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Old 05-27-2009, 11:59 PM   #11
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I don't know if this is a "gourmet cheese" but recently someone introduced me to Raclette. It's a variety of swiss cheese that comes with it's own machine that melts the raclette really slowly and you scrape the melted cheese onto various veggies and dried meats. We eat it melted over toast and it is out of this world.

You should be able to find it at a well stocked cheese shop. Also my cheese lady introduced me to Cotswald last year. It looks and tastes a bit like cheddar cheese but has green onions and chives all through it. SO good. I make mac and cheese out of. The DH goes to our cheese shop specifically for their ginger and mango Stiltons. It's like cheescake without the crust!

Happy cheesing!

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Old 05-28-2009, 01:31 AM   #12
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Trader Joe's has some very nice cheeses. Give me roquefort, French triple cream brie, great crackers like the Breton original, good sweet melon, Belgian white beer and am in my own little corner of heaven.

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Old 05-28-2009, 06:49 AM   #13
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Originally Posted by jennyema View Post
By "dead," I assume you mean pasteurized.

There is actually a great deal of unpasteurized cheese made and sold in the US.

The FDA's has 60-day aging requirement for imported raw-milk cheeses. Because of this, some foreign cheese producers are pasteurizing their milk so they can sell young cheese here.
I believe that aging requirement applies to both foreign and domestic cheeses.

Raw Milk Cheeses

The FDA allows the manufacture and interstate sale of raw milk cheeses that are aged for at least 60 days at a temperature not less than 35 degrees Fahrenheit. "However, recent research calls into question the effectiveness of 60-day aging as a means of pathogen reduction," says Sheehan.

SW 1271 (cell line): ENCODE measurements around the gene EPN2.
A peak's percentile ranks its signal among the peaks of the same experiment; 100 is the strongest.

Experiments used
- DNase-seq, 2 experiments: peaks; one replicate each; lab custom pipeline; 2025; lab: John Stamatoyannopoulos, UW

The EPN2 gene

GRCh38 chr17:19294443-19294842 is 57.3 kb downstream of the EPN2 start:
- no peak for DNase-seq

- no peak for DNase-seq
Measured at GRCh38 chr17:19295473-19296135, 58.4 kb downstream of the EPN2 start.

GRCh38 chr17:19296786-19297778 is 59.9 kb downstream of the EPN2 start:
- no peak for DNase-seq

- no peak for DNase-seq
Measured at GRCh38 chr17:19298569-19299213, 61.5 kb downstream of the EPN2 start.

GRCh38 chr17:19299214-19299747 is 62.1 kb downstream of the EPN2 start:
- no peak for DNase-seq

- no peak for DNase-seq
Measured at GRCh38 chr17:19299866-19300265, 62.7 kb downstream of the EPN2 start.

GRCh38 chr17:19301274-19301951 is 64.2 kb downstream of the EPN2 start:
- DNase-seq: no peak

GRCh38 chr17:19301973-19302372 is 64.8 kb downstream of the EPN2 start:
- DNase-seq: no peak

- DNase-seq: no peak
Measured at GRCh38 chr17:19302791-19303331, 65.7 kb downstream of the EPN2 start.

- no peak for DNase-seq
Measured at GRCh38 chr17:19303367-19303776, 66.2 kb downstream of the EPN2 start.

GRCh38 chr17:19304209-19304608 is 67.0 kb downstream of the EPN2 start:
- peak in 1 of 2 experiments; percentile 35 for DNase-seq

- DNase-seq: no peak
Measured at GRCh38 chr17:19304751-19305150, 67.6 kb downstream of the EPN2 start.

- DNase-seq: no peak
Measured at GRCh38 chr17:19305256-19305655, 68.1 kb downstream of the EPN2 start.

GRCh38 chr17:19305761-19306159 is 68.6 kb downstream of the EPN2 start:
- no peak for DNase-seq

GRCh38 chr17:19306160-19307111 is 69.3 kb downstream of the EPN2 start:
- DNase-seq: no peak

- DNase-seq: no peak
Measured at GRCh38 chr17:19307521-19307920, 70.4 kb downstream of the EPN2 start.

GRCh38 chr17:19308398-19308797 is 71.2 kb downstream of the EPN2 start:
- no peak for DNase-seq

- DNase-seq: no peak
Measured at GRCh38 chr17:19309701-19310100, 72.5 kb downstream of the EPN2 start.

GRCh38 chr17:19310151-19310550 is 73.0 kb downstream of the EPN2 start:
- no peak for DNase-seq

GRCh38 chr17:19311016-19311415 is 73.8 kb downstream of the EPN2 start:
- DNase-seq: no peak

The FDA's Center for Food Safety and Applied Nutrition (CFSAN) is currently examining the safety of raw milk cheeses and plans to develop a risk profile for these cheeses. This information will help FDA risk managers make future decisions regarding the regulation of these products to protect public health.

source: Got Milk? Make Sure It's Pasteurized
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Old 05-28-2009, 09:04 AM   #14
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here's a good cheese site:
Churchmouse Cheeses. Finest local, British & Continental cheeses. Buy cheese online | churchmousecheeses.com

I'm not sure how many of these you can buy abroad because the US has tight regulations..but if you're ever over here
this is my favourite one:
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Old 06-17-2009, 12:10 PM   #15
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Once a year I drive the 250 miles from Chicago to buy cheese from these folks...

Carr Valley Cheese Company, Inc., La Valle, Wisconsin